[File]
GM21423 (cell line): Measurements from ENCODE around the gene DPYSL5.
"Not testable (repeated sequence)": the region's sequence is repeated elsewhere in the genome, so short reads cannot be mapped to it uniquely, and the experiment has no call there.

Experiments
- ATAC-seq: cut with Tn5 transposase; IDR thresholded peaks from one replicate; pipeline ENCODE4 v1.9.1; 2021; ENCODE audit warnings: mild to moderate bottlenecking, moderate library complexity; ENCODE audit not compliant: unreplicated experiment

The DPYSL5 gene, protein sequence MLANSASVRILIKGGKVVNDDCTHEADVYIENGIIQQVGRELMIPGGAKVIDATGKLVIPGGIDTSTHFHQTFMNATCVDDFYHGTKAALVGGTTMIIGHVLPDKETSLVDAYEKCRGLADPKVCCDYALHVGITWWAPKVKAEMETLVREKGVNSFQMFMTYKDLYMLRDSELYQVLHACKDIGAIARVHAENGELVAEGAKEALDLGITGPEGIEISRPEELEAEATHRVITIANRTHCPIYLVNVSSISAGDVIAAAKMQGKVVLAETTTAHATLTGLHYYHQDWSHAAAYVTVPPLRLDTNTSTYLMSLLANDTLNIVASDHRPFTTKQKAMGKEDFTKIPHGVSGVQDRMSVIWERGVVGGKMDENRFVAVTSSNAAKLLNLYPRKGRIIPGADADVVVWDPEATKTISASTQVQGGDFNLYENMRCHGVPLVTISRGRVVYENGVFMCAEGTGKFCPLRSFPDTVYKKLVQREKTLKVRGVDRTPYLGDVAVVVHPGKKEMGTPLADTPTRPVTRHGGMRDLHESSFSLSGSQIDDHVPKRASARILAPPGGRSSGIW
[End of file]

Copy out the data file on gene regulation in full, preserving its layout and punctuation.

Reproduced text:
GM21423 (cell line): Measurements from ENCODE around the gene DPYSL5.
"Not testable (repeated sequence)": the region's sequence is repeated elsewhere in the genome, so short reads cannot be mapped to it uniquely, and the experiment has no call there.

Experiments
- ATAC-seq: cut with Tn5 transposase; IDR thresholded peaks from one replicate; pipeline ENCODE4 v1.9.1; 2021; ENCODE audit warnings: mild to moderate bottlenecking, moderate library complexity; ENCODE audit not compliant: unreplicated experiment

The DPYSL5 gene, protein sequence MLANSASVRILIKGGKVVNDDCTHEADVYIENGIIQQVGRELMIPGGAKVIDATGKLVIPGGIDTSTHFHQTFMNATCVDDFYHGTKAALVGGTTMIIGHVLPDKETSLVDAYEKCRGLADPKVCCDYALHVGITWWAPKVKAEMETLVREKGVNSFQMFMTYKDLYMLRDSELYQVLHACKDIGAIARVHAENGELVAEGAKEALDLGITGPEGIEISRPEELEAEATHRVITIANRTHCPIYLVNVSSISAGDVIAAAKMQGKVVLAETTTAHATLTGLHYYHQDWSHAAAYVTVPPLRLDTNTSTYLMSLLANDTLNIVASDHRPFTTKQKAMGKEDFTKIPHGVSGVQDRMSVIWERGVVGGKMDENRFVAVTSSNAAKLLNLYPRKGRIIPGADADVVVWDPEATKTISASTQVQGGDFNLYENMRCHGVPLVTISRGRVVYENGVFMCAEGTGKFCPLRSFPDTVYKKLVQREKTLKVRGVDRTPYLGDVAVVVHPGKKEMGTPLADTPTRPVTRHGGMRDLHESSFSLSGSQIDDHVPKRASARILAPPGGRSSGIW